- Uganda is one of the top producers of bananas in the world.
- Typically after a harvest, the banana stems are thrown away.
- TEXFAD is turning those discarded leaves and stems into a sustainable fabric.
Over the years, various companies around the world have popped up aiming to reduce waste. Clothing and food waste, especially in the U.S., are not only harmful to the planet, but often, consumers are not given opportunities to fully using these resources before they are thrown in landfills. So, one company in Africa is doing its part to transform a particular resource.
In Uganda, a company called TEXFAD is repurposing discarded banana leaves and stems to create a textiles and yarn, resulting in what's known as a banana fabric. With these new materials, they are giving homes and people new purpose by creating home goods and giving others an education.
Keep reading to learn all about it.
TEXFAD makes fabrics out of banana fibers.
According to its LinkedIn, TEXFAD was founded in Uganda in 2013. Its website states that the country is one of the largest producers and consumers of bananas in the world — so it's safe to say that can lead to a lot of banana-related waste.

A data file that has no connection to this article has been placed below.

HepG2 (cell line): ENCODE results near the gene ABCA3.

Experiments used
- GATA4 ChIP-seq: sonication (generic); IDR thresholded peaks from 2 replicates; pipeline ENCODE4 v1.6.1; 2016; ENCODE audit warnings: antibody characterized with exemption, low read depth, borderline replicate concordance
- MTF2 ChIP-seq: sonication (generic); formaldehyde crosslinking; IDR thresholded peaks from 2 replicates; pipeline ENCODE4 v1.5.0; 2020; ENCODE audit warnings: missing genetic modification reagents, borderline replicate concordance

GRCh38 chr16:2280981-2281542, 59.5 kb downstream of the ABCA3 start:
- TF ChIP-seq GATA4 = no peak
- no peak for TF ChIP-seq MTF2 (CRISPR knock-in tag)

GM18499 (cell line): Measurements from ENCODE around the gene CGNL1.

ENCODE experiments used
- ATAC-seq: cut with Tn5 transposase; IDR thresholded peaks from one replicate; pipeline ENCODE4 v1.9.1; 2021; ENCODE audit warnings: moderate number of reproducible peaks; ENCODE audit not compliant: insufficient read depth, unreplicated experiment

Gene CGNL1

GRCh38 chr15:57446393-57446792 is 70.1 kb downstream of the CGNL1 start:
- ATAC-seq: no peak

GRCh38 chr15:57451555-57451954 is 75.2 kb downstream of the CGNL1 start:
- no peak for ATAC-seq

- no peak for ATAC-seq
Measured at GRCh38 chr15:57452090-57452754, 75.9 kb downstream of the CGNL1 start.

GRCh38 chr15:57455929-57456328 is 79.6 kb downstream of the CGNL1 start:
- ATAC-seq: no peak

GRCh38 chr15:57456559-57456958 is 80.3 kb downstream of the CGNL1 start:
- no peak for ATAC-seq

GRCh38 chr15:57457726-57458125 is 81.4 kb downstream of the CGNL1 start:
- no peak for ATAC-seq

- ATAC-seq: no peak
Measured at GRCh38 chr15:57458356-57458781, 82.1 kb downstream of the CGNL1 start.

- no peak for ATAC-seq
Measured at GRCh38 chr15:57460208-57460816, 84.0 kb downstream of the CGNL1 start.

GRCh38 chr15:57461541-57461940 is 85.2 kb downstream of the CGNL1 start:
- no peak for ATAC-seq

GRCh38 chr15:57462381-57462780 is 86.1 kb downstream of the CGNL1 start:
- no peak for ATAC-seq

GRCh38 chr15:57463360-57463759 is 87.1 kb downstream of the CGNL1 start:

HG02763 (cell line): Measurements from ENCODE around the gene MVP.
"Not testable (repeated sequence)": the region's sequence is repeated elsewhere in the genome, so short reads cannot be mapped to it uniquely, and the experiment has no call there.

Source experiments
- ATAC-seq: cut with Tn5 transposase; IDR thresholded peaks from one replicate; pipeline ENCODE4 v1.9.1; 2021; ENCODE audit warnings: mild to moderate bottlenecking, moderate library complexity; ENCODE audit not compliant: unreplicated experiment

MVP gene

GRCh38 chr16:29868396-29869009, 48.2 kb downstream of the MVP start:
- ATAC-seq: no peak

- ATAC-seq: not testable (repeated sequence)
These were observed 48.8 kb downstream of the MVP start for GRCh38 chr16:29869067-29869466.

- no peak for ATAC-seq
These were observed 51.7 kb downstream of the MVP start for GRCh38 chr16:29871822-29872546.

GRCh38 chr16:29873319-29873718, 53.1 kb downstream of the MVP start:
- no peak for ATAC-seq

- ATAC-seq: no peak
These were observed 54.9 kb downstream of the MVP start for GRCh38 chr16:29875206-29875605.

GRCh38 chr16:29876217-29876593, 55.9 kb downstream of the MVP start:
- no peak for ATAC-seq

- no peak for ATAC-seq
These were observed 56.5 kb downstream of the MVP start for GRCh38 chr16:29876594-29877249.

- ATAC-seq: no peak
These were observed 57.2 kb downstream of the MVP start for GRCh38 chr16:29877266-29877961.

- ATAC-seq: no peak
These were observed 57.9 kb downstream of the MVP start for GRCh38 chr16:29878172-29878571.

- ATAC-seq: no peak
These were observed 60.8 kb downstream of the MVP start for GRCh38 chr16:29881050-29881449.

The World Economic Forum (WEF) also points out that this fruit is a staple food for three-quarters of Uganda residents, with many Ugandans eating it every day. On top of that, bananas are used to create all kinds of foods, juice, beer, and even wine in Uganda.
Historically, the fruit's leaves are usually disposed of after they are harvested. But TEXFAD is "transforming waste banana pseudo stems into high quality sustainable and biodegradable handwoven textiles."
To get these fibers, TEXFAD states it has created a "mechanical and chemical extraction" process that removes them from banana plant stems. "The outer layer of the stem is stripped away and the remaining fibers are processed to remove any impurities," according to the company.
It seems that TEXFAD is successfully making banana fibers into a sustainable, workable fabric that is versatile and strong enough for everyday life. And if there's one thing Uganda doesn't have to worry about, it's running out of banana leaves and stems.
This banana fabric can be used to make a number of items.
- Eyeglass cases
Plus, since TEXFAD uses the banana fibers to create yarn, this yarn can also be used in other kinds of crafts, like knitting and crocheting. Crocheting specifically can also be used to make toys and dolls.
Plus, TEXFAD's impact isn't limited to repurposing these banana fibers. The company also runs a Skills Training Academy that is accredited by the country's Directorate of Industrial Training.